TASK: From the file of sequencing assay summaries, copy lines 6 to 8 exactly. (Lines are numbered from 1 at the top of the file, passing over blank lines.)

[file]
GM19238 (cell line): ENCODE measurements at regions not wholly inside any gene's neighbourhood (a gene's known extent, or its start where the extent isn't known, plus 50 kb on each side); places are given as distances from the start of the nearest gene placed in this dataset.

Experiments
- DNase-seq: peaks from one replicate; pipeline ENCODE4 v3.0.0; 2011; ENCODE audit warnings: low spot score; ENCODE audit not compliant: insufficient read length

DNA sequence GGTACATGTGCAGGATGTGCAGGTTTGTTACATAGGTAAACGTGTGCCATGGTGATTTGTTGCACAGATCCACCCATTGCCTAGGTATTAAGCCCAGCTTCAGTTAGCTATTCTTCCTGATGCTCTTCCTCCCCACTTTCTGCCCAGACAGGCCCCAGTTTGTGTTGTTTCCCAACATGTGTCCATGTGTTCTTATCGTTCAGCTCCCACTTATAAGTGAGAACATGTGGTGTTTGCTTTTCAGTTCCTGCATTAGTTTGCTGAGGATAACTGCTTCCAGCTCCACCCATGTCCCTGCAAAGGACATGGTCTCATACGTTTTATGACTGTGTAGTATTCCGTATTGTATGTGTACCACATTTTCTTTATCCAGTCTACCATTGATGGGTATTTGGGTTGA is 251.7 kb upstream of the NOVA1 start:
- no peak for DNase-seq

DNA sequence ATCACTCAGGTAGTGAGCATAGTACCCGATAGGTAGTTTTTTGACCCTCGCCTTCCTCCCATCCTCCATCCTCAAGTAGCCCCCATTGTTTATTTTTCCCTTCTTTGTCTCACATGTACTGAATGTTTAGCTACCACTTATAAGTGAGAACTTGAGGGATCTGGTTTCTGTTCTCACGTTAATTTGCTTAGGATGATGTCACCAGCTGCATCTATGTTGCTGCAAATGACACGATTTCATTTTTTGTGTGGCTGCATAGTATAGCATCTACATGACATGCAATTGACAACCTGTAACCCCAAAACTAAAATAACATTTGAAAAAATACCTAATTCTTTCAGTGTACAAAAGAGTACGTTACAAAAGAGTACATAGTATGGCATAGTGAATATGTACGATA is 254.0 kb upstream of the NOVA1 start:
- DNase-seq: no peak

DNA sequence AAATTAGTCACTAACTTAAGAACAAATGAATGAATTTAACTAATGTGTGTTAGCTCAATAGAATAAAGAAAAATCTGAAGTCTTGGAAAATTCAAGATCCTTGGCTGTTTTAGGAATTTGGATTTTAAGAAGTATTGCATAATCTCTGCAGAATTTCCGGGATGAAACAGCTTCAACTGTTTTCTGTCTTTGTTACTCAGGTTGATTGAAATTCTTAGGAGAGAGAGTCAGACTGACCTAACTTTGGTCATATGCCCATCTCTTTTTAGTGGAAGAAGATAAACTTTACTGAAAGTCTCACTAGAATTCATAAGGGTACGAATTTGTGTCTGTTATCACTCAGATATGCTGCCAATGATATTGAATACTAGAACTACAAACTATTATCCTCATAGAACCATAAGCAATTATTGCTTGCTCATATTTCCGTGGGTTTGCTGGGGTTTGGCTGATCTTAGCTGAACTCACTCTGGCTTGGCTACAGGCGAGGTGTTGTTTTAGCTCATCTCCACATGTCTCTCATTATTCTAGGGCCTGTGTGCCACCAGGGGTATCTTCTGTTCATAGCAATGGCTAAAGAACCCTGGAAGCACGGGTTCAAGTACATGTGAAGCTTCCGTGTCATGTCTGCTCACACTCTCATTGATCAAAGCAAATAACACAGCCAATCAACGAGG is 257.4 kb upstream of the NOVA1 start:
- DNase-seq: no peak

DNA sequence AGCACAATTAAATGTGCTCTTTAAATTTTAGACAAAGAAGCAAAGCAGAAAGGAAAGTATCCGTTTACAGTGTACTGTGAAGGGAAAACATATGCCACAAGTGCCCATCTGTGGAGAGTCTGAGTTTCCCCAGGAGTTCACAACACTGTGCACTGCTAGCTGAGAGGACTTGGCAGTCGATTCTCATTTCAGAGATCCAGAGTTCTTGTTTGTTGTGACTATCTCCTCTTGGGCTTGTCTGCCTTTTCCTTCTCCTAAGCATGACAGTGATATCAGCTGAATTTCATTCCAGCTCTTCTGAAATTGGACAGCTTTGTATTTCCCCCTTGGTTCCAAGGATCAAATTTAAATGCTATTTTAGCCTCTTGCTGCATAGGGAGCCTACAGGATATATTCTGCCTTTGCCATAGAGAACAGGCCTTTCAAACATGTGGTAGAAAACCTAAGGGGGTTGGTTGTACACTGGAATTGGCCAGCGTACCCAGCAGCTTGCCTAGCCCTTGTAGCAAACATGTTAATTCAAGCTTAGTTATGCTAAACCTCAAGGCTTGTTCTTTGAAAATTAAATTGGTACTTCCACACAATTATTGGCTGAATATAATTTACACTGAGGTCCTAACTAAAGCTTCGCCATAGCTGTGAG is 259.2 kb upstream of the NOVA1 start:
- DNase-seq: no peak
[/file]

DNA sequence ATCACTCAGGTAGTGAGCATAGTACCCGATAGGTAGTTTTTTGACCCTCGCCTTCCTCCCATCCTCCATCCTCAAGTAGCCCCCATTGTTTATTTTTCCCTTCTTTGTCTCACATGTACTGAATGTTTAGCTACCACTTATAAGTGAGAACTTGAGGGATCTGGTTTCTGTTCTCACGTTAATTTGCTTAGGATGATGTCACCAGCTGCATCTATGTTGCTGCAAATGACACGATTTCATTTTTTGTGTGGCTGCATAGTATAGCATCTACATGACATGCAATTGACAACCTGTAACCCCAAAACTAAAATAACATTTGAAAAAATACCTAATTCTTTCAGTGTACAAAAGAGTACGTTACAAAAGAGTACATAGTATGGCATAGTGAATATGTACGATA is 254.0 kb upstream of the NOVA1 start:
- DNase-seq: no peak

DNA sequence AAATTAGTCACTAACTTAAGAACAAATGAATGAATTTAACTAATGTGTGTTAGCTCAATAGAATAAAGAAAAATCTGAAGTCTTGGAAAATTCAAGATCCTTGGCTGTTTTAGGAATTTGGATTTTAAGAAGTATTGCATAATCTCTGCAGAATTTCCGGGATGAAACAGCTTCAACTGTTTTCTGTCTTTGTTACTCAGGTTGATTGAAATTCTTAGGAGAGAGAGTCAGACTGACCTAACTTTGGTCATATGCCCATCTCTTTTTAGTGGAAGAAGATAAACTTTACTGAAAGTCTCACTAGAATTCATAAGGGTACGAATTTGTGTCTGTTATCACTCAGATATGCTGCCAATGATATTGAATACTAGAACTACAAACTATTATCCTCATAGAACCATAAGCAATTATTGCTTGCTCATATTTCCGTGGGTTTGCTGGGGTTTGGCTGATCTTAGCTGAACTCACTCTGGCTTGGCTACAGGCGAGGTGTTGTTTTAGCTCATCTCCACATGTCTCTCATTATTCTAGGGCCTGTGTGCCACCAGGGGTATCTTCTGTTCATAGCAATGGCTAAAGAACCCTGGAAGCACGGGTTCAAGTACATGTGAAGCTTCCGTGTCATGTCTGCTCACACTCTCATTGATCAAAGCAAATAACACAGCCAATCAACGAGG is 257.4 kb upstream of the NOVA1 start: